We're encouraged that transparency and the importance of objective third-party opinion for investors are highly valued. That's evidenced in the United States where the Dodd-Frank Act is just over a year old. At yesterday's hearings before the U.S. House of Representatives' Committee on Financial Services Subcommittee on Oversight and Investigation, S&P pointed out the significant actions and investments that it has taken in recent years to improve transparency, quality and the timeliness of its ratings and to comply with the Dodd-Frank Act. Real progress is being made.
Okay, with that said, let me turn now to the operating results, and let's begin with McGraw-Hill Financial. We have already touched on the key measures of this segment's second quarter performance, 13.5% revenue growth, 17.3% increase in operating profit. Clearly, our new segment is on the right track with first half revenue growth of 14.8% and a 29.5% operating margin. Subscriptions produced 74% of the segment revenue and grew by 15.8% in the first half.
We are making very good progress in integrating our businesses. We are building scale in core franchises. We are leveraging our market position for further expansion with new enhancements and products. For example, through an integration of S&P Indices' unique methodologies with Compustat and Capital IQ's fundamental data, we launched a new package -- a new data package, that offers more than 100 Index-level statistics focused on income statements, balance sheets and trading data.
The S&P fundamental data package represents one example of a series of planned offerings based on the collaboration and integration of capabilities and assets across McGraw-Hill Financial. Our deep fundamental information on S&P 500 constituents makes it easier for clients to benchmark, back test and execute investment strategies.
We are also enhancing our Capital IQ consensus offering to include the industry's first aggregate estimates tied directly to share counts for S&P 500 companies, as well as reporting daily during earnings seasons on trends and outliers. As we evolve and introduce new and innovative data and analytic offerings, we will also continue to improve our broad portfolio of existing products and services by leveraging the scale and strength of the new McGraw-Hill Financial. So to sum up, expansion continues, and we expect a solid first half from McGraw-Hill Financial to be followed by a solid second half performance.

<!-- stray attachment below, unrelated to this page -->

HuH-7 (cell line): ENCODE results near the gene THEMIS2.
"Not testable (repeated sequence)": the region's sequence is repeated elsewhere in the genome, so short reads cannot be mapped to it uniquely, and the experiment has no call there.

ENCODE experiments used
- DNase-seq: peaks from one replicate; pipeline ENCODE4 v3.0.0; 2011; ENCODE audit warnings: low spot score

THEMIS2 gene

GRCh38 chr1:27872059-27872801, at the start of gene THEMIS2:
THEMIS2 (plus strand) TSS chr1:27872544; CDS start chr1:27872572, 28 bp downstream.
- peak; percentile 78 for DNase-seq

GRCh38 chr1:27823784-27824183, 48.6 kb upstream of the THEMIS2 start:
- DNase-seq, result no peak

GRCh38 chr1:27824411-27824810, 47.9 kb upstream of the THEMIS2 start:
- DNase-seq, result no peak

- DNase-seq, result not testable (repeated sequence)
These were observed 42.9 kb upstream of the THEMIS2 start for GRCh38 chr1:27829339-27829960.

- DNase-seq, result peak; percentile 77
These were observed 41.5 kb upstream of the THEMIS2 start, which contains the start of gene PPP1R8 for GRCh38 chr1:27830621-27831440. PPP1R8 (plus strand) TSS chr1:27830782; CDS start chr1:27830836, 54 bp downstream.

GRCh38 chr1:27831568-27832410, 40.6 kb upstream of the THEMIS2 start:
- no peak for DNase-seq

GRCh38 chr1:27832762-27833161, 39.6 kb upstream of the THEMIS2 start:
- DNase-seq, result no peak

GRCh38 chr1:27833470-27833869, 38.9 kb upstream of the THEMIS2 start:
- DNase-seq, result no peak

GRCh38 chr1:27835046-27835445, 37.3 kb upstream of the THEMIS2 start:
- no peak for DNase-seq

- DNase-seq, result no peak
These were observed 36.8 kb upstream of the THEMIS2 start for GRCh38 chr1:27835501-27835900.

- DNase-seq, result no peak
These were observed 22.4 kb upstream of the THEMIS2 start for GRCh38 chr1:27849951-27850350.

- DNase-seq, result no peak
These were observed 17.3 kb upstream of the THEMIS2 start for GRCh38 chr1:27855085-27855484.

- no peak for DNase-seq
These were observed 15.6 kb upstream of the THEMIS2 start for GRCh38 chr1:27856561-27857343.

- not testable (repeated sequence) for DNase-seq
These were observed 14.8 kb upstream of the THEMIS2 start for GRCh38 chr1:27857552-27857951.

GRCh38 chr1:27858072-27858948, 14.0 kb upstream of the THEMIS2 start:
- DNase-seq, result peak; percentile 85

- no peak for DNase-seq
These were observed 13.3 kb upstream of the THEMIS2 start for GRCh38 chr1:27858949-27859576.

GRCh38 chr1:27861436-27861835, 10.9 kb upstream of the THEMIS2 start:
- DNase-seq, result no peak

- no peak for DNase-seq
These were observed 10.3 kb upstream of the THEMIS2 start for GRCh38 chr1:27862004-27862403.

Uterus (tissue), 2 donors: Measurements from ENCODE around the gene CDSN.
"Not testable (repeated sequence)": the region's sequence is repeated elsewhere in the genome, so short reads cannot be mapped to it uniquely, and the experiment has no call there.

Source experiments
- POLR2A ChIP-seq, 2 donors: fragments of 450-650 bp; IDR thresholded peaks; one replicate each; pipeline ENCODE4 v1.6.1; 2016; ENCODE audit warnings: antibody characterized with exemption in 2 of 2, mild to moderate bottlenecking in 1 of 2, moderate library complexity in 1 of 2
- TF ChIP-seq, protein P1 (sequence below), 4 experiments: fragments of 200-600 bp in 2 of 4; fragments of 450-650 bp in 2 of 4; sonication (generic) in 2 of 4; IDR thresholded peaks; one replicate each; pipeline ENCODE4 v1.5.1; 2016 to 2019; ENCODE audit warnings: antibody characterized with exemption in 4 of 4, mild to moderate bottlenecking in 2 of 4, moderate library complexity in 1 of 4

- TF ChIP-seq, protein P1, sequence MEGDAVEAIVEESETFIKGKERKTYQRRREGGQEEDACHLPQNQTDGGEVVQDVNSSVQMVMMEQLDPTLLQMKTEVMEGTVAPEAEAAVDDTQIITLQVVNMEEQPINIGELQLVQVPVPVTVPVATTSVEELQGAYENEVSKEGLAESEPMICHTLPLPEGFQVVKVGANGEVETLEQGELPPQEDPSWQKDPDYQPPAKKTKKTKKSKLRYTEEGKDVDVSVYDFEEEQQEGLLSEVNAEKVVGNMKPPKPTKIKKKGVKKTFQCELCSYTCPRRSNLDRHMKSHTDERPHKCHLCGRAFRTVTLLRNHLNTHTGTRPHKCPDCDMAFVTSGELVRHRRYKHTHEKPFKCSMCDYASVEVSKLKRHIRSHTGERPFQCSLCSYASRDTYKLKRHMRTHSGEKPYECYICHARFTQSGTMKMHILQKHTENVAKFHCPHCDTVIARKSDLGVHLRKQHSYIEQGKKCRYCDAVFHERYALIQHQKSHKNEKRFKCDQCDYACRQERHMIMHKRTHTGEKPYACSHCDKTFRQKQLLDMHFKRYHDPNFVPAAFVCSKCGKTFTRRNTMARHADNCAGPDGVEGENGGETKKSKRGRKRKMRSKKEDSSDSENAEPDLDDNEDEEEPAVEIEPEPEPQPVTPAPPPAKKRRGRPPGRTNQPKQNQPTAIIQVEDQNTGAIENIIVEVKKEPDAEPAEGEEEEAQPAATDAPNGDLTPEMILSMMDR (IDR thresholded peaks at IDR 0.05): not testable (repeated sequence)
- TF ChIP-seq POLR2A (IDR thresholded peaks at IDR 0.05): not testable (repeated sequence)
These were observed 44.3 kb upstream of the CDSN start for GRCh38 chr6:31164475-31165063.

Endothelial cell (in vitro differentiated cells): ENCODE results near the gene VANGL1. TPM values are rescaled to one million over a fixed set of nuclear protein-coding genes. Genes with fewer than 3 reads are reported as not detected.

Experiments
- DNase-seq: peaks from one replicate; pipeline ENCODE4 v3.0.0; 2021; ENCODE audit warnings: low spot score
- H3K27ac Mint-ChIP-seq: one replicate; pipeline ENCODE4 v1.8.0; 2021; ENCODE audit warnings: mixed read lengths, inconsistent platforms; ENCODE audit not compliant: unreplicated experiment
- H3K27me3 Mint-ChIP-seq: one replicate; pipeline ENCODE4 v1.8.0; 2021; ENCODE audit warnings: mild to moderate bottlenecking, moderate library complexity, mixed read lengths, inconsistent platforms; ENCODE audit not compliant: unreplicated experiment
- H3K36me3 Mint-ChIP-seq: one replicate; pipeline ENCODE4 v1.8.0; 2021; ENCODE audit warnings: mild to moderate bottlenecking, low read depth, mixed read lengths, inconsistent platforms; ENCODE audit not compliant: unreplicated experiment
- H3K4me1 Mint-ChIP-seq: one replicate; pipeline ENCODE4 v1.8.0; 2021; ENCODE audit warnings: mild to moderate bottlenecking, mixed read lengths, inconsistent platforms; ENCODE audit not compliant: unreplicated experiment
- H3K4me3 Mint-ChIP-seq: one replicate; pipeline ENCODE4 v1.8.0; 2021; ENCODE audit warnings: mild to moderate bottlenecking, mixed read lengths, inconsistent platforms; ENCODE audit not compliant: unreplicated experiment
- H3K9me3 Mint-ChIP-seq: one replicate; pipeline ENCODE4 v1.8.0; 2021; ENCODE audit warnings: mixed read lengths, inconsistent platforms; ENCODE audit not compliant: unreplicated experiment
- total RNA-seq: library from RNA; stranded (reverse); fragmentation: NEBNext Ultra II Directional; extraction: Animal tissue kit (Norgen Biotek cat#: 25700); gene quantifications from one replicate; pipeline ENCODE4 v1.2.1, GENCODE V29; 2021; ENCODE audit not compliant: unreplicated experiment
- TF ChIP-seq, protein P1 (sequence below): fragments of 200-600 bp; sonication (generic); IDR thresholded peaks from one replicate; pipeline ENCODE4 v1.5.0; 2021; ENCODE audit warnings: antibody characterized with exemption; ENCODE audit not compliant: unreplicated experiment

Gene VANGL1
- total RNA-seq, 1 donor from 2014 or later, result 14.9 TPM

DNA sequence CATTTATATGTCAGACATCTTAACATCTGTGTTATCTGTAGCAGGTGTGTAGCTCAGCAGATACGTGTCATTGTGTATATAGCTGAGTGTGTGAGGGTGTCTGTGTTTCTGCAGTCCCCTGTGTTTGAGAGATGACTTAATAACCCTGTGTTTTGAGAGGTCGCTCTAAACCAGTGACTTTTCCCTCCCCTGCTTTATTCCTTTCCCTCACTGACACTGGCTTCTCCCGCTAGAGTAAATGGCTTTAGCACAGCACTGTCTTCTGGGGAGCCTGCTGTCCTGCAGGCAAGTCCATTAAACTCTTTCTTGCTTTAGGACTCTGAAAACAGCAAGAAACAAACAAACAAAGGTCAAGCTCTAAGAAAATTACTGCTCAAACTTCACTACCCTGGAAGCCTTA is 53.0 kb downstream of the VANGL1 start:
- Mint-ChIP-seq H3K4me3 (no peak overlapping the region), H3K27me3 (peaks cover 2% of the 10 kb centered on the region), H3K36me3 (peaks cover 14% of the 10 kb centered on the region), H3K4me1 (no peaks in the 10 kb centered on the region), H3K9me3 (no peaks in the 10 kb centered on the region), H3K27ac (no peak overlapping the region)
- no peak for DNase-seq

Let's move over to Standard & Poor's. Surging new issue volume, a booming bank loan market, low interest rates, investor demand for yield and strong refinancing activity combined for an outstanding second quarter at Standard & Poor's despite a decline in public finance markets and softness in Structured Finance. In the second quarter, revenue increased by 18.6%. Operating profit increased by 17.3%. The operating margin of 44.3% compares to 44.8% for the same period last year.
Some of the challenging expense comparisons that were evident in the first quarter, increasing compensation and regulatory costs, were still a factor in the second quarter. First half comparisons were particularly difficult this year because of the timing of incremental costs for compliance. Most of the increase in 2010 occurred in the second half. In 2011, expenses, which will increase from $12 million to $15 million, will be more evenly spread, which will help second half comparisons.
Investment in resources to support strong growth in our corporate and government's group, as well as CRISIL businesses, are primary drivers of expense growth, along with investment in infrastructure and new resources to support compliance with regulatory requirements. Foreign exchange also contributed to the growth in expenses as well.
We continue to watch events in the market relating to the sovereign debt situation and the debate on the United States debt ceiling. While there are uncertainties and an expectation of month-to-month volatility at this time, our view is with easier cost comparisons and the continuation of favorable market conditions, we see the potential for a solid second half performance from Standard & Poor's.